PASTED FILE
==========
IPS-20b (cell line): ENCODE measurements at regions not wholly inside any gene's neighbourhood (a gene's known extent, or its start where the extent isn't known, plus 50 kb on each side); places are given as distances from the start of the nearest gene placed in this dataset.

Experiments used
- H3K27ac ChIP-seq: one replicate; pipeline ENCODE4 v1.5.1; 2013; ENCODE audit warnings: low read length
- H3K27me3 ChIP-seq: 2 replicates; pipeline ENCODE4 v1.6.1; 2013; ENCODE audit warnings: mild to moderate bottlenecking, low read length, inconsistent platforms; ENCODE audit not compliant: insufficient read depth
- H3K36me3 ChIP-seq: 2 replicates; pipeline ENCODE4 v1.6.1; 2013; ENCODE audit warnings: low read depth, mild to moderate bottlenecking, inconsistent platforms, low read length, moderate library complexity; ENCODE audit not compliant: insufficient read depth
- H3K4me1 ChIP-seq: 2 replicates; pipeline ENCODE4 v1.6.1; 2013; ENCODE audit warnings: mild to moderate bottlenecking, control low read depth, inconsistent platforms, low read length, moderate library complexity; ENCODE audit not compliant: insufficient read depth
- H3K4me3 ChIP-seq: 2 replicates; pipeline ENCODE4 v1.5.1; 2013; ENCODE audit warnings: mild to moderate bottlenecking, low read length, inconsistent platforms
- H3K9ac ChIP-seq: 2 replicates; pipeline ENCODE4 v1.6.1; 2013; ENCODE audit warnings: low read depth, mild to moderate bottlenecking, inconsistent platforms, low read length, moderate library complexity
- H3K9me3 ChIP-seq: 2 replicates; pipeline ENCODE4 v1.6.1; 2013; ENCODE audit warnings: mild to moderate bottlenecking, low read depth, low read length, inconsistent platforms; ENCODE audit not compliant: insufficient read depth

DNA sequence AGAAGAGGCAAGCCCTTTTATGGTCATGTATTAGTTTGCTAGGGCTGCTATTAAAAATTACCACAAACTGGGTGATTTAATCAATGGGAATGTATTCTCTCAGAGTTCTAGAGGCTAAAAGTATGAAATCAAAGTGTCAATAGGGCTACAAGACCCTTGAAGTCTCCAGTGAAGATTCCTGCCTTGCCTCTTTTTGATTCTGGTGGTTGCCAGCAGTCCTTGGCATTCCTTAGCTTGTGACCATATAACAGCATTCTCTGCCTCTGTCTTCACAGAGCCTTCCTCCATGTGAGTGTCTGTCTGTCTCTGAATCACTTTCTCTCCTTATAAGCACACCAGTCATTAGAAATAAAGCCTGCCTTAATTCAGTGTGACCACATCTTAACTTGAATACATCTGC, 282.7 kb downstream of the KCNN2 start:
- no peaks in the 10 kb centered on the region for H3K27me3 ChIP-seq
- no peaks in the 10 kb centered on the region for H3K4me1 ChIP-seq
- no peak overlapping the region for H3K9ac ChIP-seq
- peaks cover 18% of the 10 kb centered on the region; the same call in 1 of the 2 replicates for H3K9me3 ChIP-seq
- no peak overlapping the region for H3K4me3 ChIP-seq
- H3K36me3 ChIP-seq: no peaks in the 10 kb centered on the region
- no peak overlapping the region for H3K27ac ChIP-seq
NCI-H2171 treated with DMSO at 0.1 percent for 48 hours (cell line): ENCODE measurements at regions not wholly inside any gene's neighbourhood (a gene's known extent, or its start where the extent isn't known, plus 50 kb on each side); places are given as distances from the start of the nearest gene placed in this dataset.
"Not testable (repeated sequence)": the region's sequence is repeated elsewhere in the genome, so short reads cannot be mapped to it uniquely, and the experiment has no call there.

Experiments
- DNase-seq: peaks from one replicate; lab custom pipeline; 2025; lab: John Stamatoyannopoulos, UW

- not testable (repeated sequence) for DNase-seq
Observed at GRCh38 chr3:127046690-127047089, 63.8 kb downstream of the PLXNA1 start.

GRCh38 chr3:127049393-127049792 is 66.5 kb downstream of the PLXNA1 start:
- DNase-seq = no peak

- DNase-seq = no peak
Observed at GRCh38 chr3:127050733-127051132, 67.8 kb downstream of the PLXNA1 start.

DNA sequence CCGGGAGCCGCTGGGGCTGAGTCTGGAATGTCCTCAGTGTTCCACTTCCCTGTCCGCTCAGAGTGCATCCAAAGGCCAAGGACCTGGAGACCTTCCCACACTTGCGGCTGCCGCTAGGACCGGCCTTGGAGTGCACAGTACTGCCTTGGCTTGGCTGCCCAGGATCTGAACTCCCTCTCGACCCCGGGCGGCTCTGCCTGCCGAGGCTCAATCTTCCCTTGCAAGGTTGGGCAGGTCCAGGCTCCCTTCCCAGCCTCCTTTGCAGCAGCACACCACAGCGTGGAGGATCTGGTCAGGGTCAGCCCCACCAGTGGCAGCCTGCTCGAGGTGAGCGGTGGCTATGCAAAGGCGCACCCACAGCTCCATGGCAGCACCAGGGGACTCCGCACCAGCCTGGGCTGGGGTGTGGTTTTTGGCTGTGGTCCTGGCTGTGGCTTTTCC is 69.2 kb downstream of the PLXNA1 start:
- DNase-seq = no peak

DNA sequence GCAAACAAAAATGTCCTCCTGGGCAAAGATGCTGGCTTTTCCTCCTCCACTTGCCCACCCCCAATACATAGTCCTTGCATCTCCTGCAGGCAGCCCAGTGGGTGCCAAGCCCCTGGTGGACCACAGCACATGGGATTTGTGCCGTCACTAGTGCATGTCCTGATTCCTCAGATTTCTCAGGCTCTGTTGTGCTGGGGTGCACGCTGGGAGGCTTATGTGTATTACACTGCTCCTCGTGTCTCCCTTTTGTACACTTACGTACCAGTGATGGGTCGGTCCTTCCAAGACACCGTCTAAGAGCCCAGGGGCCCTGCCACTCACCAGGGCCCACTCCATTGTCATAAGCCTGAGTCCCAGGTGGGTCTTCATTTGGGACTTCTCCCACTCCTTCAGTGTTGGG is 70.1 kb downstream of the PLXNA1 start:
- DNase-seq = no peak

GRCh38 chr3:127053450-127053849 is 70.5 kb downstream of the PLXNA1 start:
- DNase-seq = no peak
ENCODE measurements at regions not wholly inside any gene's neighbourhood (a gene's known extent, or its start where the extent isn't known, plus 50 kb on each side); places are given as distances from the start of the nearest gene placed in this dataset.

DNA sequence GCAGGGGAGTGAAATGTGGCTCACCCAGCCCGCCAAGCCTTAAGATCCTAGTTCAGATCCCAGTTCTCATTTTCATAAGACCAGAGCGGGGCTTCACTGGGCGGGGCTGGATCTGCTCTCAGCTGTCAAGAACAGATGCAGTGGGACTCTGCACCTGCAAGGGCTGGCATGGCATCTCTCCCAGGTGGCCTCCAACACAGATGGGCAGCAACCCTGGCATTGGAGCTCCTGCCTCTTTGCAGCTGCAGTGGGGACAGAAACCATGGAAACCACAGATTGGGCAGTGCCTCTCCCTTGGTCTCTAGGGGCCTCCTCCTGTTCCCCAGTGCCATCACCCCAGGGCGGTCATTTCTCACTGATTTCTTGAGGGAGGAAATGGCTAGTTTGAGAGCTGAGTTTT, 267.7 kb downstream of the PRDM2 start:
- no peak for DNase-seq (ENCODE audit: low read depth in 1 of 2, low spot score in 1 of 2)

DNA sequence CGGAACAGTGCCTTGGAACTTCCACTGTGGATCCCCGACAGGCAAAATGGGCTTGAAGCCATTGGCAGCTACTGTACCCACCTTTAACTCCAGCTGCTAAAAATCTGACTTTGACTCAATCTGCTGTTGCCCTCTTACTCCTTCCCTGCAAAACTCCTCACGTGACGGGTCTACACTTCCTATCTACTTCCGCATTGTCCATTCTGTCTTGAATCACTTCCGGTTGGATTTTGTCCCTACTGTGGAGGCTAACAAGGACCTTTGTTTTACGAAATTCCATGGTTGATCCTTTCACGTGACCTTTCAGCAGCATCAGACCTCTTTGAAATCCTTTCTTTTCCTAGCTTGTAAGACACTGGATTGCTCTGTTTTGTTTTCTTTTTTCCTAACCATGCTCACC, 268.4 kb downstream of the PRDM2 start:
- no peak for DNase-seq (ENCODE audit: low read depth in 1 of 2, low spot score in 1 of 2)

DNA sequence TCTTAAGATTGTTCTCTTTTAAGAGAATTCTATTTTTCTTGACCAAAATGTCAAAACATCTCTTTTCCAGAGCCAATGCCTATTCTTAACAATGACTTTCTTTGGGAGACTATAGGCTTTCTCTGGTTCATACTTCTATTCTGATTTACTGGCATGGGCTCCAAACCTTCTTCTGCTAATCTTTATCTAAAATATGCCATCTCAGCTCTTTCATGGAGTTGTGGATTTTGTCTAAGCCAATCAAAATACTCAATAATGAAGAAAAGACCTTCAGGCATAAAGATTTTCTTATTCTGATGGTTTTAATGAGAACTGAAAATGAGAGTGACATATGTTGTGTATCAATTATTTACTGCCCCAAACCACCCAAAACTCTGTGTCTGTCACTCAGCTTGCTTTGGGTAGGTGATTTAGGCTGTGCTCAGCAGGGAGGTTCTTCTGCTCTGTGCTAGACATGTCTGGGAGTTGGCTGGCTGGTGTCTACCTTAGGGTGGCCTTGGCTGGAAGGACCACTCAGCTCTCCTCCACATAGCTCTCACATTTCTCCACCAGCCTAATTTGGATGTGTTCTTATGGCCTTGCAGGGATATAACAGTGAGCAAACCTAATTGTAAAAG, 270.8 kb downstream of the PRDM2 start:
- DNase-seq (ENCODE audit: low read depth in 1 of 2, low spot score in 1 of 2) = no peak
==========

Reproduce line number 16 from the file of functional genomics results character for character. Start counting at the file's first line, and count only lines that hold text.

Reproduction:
- H3K36me3 ChIP-seq: no peaks in the 10 kb centered on the region